The jihadist formation in the Sahara-Sahel region, Jama’at Nusrat al-Islam wa-l-Muslimin (JNIM, the Group for Supporting Islam and Muslims), recently put out a new video called “The Battle Continues.” JNIM is a subsidiary of al-Qaida in the Islamic Maghreb (AQIM). MENASTREAM, as always, has a good rundown of some key moments, personalities, and images.
The video is heavily branded as an al-Qaida effort. It returns repeatedly to images of Usama bin Laden and other al-Qaida figures. The video presents the jihadist fight in Mali as both (a) a replay of medieval battles between Muslims and Crusaders, and (b) a part of a global struggle that extends to Nigeria, Libya, Egypt, Gaza, Syria, Yemen, Somalia, Kenya, Afghanistan, and Chechnya. Surveying the contemporary global scene, the video emphasizes images of Muslim civilians being killed and repressed by security forces. The video also displays images of numerous dead jihadist leaders, ranging from Yemen’s Nasir al-Wuhayshi to AQIM’s Abd al-Hamid Abu Zayd to Ansar al-Sharia Libya’s Muhammad al-Zawahi. In other words, the video wants the viewer to think something along the lines of “Muslims are being unfairly attacked around the world and al-Qaida leaders are giving their lives to defend them.”
But to just take the video as an expression of transnational jihadist ties would be to miss some of its politics. So much analysis of jihadist videos, in fact, focuses on the visual symbolism to a degree where the actual content of what jihadists are saying goes under-analyzed. And this video, albeit not very original, is trying to stake out some political ground vis-a-vis both France and toward interpretations of the Mali conflict that JNIM does not want to become dominant.
In one sequence starting around 8:35, the video pivots to France, showing television clips of Western analysts asserting that France’s fight in Mali is motivated by ambitions to control resources in the Sahel. But then the video cuts to a clip from RT, where the announcer asks whether France’s intervention in Mali was in fact part of a war on Islam. JNIM cleric Abd al-Hakim al-Muhajir makes that case emphatically, arguing that “it is not an economic or interest-based war in the first degree…Rather, it is a war of creeds between faith and unbelief, Islam and polytheism, between the sovereignty of man, which France wants, and the sovereignty of God alone, for the sake of which the mujahidin are struggling (Bal hiya harb ‘aqadiyya bayn al-iman wa-l-kufr, wa-l-islam wa-l-shirk, bayn hakimiyyat al-bashar, kama turiduha Faransa wa bayn hakimiyyat Allah wahdahu, kama yujahid min ajliha al-mujahidun).” Al-Muhajir argues that economic interests are at stake, but as a secondary matter in this broader combat he sees between belief and unbelief. The video then includes two clips of French philosopher Michel Onfray arguing that France has double standards for when it invokes human rights justifications in foreign affairs.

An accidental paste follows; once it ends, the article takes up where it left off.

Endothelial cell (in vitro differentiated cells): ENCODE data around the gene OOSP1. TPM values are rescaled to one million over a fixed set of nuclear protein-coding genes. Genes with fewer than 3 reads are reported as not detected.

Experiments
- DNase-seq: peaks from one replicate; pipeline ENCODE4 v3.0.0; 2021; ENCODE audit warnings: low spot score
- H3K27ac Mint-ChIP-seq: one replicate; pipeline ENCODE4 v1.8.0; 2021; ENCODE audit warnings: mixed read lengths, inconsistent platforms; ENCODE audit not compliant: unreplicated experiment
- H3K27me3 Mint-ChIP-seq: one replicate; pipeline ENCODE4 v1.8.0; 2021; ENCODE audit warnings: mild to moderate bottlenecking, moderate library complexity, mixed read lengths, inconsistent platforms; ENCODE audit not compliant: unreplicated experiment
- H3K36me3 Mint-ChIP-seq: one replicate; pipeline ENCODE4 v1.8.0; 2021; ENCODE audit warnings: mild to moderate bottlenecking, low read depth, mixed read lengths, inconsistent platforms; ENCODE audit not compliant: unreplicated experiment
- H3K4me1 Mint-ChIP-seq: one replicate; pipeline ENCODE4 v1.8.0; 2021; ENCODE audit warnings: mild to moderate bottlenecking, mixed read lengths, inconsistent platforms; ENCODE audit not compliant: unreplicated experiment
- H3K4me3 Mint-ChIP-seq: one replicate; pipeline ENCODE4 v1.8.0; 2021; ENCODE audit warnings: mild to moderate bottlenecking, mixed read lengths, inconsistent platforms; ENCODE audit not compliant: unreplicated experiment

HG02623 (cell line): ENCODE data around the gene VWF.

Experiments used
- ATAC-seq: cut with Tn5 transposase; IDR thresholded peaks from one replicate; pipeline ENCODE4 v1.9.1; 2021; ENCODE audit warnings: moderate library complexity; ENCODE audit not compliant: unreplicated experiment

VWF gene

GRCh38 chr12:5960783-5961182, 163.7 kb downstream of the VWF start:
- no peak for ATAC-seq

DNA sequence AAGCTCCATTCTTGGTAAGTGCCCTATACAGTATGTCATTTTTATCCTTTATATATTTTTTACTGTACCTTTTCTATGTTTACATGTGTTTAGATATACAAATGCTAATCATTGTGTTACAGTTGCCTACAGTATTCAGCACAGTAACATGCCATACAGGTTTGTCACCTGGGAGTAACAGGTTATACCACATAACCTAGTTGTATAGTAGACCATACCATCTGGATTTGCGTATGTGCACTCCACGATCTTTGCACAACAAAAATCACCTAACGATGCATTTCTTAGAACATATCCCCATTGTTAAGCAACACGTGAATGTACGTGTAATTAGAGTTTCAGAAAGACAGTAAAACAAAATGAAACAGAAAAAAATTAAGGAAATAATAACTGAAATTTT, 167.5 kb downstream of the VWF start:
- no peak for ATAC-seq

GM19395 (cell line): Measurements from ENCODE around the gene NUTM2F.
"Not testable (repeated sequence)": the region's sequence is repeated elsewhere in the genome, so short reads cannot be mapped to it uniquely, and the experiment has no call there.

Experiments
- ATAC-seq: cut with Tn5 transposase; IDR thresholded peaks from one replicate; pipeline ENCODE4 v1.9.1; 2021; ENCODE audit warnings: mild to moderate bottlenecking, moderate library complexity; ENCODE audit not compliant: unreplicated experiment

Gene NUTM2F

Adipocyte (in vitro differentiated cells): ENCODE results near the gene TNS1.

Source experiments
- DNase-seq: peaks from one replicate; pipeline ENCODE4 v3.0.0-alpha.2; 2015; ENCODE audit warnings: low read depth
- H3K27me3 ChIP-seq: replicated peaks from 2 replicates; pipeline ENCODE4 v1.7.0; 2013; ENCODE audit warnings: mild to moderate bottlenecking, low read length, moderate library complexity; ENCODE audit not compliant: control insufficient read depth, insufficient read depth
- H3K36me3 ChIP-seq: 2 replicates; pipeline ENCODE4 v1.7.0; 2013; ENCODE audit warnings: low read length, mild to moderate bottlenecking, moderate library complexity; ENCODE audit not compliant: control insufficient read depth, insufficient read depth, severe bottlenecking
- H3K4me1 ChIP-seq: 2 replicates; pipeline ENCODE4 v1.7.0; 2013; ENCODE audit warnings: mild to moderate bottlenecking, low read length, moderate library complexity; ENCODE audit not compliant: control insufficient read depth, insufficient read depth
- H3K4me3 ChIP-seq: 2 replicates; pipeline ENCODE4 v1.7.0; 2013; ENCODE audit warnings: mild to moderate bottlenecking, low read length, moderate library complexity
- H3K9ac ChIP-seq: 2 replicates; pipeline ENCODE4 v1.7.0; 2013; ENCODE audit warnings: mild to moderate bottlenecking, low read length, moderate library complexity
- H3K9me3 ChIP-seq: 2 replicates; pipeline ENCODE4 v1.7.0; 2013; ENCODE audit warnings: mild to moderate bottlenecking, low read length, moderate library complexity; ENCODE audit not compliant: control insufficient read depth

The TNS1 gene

To me, this was the most interesting argument the film made – ironically, both France and JNIM/AQIM now work to combat the perception that this is a conflict over untapped resources in the Malian Sahara. One wonders whether JNIM is not also, indirectly, trying to combat the perception that it too is a product of a conspiracy involving great powers. Interestingly enough, JNIM may lose ground in the information war if what it considers the wrong kind of conspiracy theories gain too much traction – JNIM wants audiences to understand the conflict as black and white, and that requires arguing that France is explicit about its “Crusader” ambitions, rather than arguing that France has hidden agendas.
Another part of the video’s message revolves around the romanticization of jihadist life. This comes across to some extent in the military sequences, which includes both JNIM’s own training footage and then news footage of the aftermath of JNIM’s June 2018 attack on a G5 Sahel Joint Force base in Sévaré, central Mali. Later, the video shows jihadists impersonating a United Nations convoy as they prepare for and execute their April 2018 attack on a MINUSMA base in Timbuktu.
But the romanticization comes across most strongly in sequences highlighting ordinary fighters. This section emphasizes the ethnic and linguistic diversity of the fighters, who are presented as joyful, pious, and disciplined youth. If this is in part a recruitment video, the pitch is based largely on the idea that recruits will enjoy a pure life and a vibrant camaraderie. The segments featuring JNIM/AQIM’s Yahya Abu al-Hammam and an audio message from JNIM leader Iyad ag Ghali are relatively unremarkable; the young fighters come across as more three-dimensional, and that may be intentional on JNIM’s part.
To me this read as a demonstration of strength and a reminder that JNIM is digging in for the long haul (hence the title). The video did not break any new ground, ideologically speaking. There was not as much emphasis on building popular support as I might have expected; but again, perhaps the theme of camaraderie stood in for a more explicit pitch.